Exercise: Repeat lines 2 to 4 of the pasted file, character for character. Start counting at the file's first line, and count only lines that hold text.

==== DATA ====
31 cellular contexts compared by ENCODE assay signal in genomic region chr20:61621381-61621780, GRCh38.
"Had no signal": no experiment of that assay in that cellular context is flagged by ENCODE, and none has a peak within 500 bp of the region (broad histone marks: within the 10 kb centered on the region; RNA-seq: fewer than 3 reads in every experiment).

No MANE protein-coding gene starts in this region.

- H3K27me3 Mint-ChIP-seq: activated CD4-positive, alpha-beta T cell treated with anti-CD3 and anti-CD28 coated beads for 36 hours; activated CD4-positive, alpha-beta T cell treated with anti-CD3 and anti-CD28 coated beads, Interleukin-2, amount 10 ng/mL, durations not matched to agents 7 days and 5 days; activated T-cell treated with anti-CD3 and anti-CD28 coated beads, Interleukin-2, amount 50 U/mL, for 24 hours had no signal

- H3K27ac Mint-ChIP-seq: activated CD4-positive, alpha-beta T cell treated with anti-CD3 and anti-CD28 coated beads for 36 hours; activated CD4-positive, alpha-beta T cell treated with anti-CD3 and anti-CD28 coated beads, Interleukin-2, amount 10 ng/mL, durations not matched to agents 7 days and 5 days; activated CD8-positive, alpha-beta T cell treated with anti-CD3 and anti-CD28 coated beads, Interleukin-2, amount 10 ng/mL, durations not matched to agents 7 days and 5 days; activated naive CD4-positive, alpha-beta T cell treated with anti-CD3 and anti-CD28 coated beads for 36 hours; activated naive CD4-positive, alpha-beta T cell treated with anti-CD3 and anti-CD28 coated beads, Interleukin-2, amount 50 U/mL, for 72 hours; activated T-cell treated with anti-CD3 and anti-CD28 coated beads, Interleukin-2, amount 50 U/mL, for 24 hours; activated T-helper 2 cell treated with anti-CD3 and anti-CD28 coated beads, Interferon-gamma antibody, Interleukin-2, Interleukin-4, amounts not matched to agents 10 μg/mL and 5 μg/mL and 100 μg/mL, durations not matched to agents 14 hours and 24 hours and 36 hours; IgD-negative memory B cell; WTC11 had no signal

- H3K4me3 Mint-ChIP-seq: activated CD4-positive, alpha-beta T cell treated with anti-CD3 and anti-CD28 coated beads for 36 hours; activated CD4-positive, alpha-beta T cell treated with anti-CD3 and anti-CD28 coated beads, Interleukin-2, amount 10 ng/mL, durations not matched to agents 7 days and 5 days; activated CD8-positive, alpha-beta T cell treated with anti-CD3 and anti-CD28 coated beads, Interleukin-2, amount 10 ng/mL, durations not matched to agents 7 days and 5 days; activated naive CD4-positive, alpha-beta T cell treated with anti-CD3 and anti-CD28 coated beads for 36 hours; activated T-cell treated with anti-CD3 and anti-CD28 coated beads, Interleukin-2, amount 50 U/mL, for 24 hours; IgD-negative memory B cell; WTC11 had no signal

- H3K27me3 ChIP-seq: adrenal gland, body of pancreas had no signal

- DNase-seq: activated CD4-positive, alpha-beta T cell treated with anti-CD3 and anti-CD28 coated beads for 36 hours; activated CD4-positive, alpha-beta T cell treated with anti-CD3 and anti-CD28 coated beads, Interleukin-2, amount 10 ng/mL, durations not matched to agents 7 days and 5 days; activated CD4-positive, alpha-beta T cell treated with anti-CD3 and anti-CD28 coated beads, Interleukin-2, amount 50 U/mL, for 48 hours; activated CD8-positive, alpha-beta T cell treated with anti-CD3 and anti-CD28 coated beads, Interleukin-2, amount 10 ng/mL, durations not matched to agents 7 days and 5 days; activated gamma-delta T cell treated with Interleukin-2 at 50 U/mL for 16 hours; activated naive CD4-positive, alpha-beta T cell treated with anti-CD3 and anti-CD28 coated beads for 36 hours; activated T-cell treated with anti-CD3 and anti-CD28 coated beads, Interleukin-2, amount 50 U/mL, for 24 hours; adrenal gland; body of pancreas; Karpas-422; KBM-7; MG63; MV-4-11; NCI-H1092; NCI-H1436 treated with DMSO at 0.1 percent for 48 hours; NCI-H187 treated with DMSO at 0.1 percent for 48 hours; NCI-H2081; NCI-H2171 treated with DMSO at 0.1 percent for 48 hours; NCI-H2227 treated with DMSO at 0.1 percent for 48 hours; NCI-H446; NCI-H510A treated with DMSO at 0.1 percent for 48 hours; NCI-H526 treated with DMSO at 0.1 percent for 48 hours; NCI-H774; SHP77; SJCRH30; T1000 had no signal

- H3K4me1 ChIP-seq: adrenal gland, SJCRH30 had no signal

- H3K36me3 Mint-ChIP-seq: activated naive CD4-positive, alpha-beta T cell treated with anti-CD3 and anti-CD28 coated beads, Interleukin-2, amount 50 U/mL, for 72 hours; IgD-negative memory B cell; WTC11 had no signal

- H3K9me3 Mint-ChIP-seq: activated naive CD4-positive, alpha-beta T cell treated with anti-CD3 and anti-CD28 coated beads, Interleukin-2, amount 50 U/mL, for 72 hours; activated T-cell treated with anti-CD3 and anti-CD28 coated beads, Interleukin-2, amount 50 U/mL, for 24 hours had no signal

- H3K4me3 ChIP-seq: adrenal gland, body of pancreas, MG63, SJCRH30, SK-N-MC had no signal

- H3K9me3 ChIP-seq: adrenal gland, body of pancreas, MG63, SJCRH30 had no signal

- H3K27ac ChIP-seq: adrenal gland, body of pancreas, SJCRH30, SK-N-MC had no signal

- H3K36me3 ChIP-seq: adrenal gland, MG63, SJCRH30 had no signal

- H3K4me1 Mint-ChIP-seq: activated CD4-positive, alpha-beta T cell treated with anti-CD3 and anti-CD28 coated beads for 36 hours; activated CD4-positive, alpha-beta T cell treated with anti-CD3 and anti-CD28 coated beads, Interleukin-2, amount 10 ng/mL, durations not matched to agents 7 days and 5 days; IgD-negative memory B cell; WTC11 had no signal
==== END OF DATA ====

"Had no signal": no experiment of that assay in that cellular context is flagged by ENCODE, and none has a peak within 500 bp of the region (broad histone marks: within the 10 kb centered on the region; RNA-seq: fewer than 3 reads in every experiment).

No MANE protein-coding gene starts in this region.

- H3K27me3 Mint-ChIP-seq: activated CD4-positive, alpha-beta T cell treated with anti-CD3 and anti-CD28 coated beads for 36 hours; activated CD4-positive, alpha-beta T cell treated with anti-CD3 and anti-CD28 coated beads, Interleukin-2, amount 10 ng/mL, durations not matched to agents 7 days and 5 days; activated T-cell treated with anti-CD3 and anti-CD28 coated beads, Interleukin-2, amount 50 U/mL, for 24 hours had no signal